Is the Job Dead?
For as long as any of us can probably remember, people have strived for full-time work. For centuries, jobs have provided people with status and stability and a way of life. The universal wisdom was the notion that if you’re not in a job, you’re out of one. But times are changing.
Freelancing is now a global phenomenon and in many ways, the new normal for businesses looking to increase agility and for workers looking for more flexibility. According to EY, 40-50 per cent of the workforce could be in non-permanent employment by 2020. Data from the annual Freelancing in America report shows that by 2027 the majority of workers in the US will be engaged as freelancers. However, the most surprising part of this data is the fact that the fastest growing segment of the on-demand freelance workforce is actually professional, knowledge workers, rather than low-skilled, low-paid workers.
The future of work is such a topical issue and there is so much talk about how we are supposed to prepare for it. But as someone who has been engaged in this conversation for some time, let me tell you, the future of work isn’t five years from now, the future of work is happening now.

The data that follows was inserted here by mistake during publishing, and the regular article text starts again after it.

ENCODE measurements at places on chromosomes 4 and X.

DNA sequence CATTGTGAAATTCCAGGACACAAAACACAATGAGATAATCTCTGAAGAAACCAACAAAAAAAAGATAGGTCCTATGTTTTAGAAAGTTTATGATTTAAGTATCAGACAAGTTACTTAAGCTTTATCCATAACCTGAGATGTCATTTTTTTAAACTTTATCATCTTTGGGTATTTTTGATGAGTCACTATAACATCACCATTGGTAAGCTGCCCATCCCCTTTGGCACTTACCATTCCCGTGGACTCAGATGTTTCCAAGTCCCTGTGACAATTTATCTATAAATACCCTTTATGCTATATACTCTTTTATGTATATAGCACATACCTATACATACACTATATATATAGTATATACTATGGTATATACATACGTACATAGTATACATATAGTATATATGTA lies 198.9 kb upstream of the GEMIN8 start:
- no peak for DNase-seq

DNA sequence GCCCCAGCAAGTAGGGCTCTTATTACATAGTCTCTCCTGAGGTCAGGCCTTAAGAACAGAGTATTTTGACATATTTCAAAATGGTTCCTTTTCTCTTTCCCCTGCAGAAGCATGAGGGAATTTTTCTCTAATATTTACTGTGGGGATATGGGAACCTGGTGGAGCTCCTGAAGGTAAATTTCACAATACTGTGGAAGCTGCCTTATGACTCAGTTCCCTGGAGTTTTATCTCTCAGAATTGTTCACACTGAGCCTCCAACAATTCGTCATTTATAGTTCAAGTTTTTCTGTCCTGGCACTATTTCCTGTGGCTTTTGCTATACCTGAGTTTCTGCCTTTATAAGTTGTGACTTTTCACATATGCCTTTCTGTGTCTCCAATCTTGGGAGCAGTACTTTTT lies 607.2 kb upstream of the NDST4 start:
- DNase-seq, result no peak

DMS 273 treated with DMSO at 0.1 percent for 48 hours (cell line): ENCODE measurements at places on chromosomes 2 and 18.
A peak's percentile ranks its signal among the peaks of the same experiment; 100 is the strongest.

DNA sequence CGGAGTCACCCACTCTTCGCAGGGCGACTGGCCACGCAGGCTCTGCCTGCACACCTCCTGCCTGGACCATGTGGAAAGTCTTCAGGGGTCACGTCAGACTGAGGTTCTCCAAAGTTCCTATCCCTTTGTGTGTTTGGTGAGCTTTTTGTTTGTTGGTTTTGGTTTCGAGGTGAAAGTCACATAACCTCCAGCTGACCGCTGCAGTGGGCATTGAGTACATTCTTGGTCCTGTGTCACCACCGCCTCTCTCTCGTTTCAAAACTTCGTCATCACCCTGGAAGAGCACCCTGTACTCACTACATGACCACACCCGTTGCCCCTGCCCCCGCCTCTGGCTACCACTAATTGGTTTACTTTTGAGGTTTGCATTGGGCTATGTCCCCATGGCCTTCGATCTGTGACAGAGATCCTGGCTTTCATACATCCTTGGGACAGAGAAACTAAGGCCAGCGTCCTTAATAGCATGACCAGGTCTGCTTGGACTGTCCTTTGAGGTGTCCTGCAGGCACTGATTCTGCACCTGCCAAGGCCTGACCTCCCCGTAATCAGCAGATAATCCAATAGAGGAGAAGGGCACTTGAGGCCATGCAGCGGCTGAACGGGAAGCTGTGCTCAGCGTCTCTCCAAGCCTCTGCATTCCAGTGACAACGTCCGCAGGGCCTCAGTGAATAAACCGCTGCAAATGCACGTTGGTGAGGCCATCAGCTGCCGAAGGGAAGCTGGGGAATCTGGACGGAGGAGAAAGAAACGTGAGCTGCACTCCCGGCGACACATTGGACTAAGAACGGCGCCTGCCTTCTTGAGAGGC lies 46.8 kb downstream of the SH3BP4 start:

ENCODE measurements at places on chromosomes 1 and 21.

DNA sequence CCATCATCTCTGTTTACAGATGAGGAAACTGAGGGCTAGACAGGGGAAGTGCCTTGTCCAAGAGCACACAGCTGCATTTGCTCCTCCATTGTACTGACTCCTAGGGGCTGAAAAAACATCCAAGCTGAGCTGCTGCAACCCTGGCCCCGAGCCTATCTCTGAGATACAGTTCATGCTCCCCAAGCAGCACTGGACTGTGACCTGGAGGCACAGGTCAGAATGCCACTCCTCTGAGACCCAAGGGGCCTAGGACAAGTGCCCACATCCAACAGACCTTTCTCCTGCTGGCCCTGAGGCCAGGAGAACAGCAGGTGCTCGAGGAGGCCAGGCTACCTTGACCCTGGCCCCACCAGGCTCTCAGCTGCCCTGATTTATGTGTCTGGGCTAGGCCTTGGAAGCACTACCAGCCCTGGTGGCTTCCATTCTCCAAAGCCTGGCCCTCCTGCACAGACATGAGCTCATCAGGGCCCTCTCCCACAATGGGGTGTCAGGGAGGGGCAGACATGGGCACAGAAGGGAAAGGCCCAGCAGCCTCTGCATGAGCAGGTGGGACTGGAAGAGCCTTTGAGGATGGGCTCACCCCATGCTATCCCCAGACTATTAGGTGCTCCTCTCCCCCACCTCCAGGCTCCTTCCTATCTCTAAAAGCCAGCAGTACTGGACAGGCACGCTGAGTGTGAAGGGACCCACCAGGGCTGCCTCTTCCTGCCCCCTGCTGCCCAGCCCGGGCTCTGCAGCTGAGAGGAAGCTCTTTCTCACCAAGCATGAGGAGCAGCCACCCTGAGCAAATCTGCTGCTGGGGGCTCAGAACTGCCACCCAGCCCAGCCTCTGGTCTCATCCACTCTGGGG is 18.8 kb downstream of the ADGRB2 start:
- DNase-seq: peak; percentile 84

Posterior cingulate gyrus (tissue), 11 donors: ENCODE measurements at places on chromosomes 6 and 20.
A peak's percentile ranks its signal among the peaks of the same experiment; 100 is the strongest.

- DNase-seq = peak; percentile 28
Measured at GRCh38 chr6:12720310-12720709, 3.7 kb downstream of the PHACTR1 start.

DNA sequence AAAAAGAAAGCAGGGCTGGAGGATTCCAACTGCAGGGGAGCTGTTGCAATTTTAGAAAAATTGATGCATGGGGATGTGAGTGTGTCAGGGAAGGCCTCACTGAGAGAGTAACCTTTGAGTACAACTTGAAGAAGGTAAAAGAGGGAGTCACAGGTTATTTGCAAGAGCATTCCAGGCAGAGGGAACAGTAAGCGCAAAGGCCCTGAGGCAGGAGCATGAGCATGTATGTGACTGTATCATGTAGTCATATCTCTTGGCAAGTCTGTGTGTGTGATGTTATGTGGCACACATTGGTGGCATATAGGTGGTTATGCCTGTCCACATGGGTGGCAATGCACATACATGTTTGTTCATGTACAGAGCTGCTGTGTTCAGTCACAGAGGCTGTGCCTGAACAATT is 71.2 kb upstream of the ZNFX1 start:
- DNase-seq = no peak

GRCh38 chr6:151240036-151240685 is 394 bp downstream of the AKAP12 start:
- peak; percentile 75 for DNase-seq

So with that in mind, rather than exclusively focusing on creating more jobs and worrying about the automated workforce, we need to move our mindset to how we can leverage the shift that is happening in the workforce already. The reality is we either pretend that the freelance economy isn't going to take off despite overwhelming data that it is, or we wake up from treating these individuals like they aren’t an integral part of our workforce and start putting structures in place to support them.
If I were to hedge my bets, I would recommend we go with the latter. If we want businesses to stay ahead of the curve, then we need to start treating our non-permanent workforce—professional freelancers, contractors, alumni and independent consultants—with more respect.
The vast majority of freelancers are freelance by choice. They value flexibility, diversity and autonomy over a “stable income”. It’s also common for our freelancers to say there’s no amount of money that would entice them to replace their freelance lifestyle with a traditional job.
What does this mean for employers and employees? It presents both a challenge and opportunity in equal measure. The definition of the traditional job inevitably excludes a large number of talented people from the workforce who simply do not wish to work in a traditional way. As a consequence, companies are now facing enormous skills gaps with roles very hard to fill. However, this can change. The solution is already here and some companies are already solving this problem by changing our collective thinking about the way we work. It is these forward-thinking companies who are driving the transition into the real future of work.